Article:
Micah Xavier Johnson and Gavin Long: Seventeen Reasons

Micah Xavier Johnson and Gavin Long: Seventeen Reasons

by Paul Street

“U.S. prosecutors and courts continue to deny Black Americans anything remotely close to real justice.”

Judging by the coverage and commentary on corporate media telesecreens, good Americans are supposed to be surprised (as well as horrified) that eight police officers were ambushed and murdered by skilled Black riflemen in Dallas (five cops killed on July 7th, 2016) and Baton Rouge (three killed three days ago) over the last two weeks.

But what’s so surprising about the racial revenge (see below) shootings? Here are seventeen basic and in some cases obvious reasons for their occurrence:

1. The nation is awash with mass-murderous military-style assault weapons of the kinds used by the Black military veterans Micah Xavier Johnson (an Army veteran of the U.S. occupation of Afghanistan and a trained sniper) in Dallas and Gavin Long (a 29-year-old former Marine who served imperial time in Iraq) in Baton Rouge. There are somewhere between 5 and 8 million assault rifles in homes in the “armed madhouse” (Greg Palast’s apt description) that is the United States.

2. The nation is full of military veterans who have been badly traumatized and mentally as well as physically damaged by deployments in Washington’s miserable, criminal, and racist wars in the Middle East and Southwest Asia.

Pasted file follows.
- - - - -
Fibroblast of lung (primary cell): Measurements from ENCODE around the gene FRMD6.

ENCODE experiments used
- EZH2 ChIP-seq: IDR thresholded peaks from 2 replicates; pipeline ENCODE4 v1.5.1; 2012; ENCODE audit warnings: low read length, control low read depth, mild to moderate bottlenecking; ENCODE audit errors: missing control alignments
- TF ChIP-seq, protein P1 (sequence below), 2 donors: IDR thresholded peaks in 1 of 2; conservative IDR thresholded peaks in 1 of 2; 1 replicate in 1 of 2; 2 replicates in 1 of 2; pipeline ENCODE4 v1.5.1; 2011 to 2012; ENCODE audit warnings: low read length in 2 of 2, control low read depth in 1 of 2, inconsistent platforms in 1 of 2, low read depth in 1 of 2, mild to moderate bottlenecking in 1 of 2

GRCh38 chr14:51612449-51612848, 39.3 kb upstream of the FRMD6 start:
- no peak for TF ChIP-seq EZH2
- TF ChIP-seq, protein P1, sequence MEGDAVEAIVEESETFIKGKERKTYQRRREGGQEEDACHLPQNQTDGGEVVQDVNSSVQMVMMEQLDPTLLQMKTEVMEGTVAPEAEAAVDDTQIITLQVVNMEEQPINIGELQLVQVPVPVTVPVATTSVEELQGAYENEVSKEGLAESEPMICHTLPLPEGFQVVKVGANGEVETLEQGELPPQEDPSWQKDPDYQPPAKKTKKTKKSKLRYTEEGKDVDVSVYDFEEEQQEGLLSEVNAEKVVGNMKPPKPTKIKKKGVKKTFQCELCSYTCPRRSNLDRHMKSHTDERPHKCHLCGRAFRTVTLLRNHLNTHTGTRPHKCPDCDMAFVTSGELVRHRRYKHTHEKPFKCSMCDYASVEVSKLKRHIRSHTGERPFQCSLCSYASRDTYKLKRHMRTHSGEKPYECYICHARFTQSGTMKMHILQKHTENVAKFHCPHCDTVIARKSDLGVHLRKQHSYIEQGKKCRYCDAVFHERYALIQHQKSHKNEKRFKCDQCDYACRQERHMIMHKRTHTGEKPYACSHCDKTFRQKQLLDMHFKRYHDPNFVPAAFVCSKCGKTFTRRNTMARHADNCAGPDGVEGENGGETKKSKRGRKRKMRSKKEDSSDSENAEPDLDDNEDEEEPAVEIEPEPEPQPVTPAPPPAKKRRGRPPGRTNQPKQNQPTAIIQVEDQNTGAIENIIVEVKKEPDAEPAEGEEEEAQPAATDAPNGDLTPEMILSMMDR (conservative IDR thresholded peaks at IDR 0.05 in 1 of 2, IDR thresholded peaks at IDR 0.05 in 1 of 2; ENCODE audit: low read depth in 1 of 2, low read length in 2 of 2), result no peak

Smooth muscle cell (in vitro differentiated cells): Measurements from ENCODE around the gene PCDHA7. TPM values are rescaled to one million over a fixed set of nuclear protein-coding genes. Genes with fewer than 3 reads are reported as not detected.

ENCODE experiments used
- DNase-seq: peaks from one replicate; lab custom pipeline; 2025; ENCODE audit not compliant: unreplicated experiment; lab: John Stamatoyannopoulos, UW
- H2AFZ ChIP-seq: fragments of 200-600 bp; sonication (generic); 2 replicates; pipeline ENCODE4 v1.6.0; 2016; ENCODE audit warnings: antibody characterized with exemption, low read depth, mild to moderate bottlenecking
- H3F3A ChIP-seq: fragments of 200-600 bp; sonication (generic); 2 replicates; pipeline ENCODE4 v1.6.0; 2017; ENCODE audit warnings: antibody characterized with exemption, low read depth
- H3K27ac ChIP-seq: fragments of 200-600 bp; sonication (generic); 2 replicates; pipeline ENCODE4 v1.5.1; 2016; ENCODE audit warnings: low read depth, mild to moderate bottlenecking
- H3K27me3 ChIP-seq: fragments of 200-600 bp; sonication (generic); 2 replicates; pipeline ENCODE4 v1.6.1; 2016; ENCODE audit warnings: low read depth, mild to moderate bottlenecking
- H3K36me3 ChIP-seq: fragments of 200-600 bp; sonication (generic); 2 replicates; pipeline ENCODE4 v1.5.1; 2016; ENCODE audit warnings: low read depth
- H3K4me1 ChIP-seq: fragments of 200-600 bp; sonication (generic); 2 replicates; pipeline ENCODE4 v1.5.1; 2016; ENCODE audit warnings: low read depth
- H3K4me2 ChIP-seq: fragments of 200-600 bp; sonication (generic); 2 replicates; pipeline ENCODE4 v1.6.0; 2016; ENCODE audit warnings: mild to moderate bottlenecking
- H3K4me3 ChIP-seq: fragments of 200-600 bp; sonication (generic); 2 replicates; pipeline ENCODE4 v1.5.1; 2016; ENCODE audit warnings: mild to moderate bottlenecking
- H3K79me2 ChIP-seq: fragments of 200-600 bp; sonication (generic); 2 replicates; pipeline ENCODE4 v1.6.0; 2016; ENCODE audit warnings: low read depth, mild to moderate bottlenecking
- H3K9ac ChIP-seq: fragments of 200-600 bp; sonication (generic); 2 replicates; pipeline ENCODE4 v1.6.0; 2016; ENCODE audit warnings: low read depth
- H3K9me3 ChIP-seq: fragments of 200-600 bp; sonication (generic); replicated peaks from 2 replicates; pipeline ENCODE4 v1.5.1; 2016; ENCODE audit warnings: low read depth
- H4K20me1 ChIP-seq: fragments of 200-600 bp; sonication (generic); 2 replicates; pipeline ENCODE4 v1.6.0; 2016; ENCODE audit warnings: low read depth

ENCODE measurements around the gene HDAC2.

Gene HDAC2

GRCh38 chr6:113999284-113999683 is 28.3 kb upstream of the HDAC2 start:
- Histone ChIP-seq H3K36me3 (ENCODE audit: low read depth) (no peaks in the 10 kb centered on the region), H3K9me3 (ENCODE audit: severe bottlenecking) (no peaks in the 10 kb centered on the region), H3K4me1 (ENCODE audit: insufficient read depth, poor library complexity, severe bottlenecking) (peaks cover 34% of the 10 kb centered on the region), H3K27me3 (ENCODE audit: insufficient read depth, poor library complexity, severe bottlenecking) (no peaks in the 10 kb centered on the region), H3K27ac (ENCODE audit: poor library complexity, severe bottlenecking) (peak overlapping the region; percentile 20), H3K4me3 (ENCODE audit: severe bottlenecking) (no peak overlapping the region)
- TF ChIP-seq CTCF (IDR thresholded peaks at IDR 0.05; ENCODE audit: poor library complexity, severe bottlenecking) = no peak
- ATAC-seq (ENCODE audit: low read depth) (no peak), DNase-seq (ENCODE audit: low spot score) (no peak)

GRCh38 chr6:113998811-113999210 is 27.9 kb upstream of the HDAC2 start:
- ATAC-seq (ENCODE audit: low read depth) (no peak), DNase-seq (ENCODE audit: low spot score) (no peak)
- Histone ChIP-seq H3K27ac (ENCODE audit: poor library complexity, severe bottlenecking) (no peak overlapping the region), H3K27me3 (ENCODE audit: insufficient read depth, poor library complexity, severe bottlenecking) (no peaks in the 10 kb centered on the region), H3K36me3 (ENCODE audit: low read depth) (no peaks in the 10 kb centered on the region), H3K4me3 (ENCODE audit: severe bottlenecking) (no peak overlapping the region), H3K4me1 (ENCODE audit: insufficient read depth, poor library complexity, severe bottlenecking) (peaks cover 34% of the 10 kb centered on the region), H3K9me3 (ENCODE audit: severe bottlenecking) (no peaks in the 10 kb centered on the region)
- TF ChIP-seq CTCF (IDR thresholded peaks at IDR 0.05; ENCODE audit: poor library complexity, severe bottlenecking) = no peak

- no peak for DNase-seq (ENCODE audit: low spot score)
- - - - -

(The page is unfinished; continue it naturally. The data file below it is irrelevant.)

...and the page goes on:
3. These veterans are trained in the craft of killing, including the killing of armed soldiers and gendarmes.  Many veterans have the skills (as well as access to the deadly tools) to employ lethal force against police.

4. Many of those veterans are Black people.  According to the U.S. Census Bureau in 2014, 11.4 percent of the nation’s 19.3 million military veterans were Black.

5. Along with the rampant alienation and atomization caused by its overly commercialized and amoral culture of predatory and neoliberal capitalism, the United States has weak and under-funded mental health programs.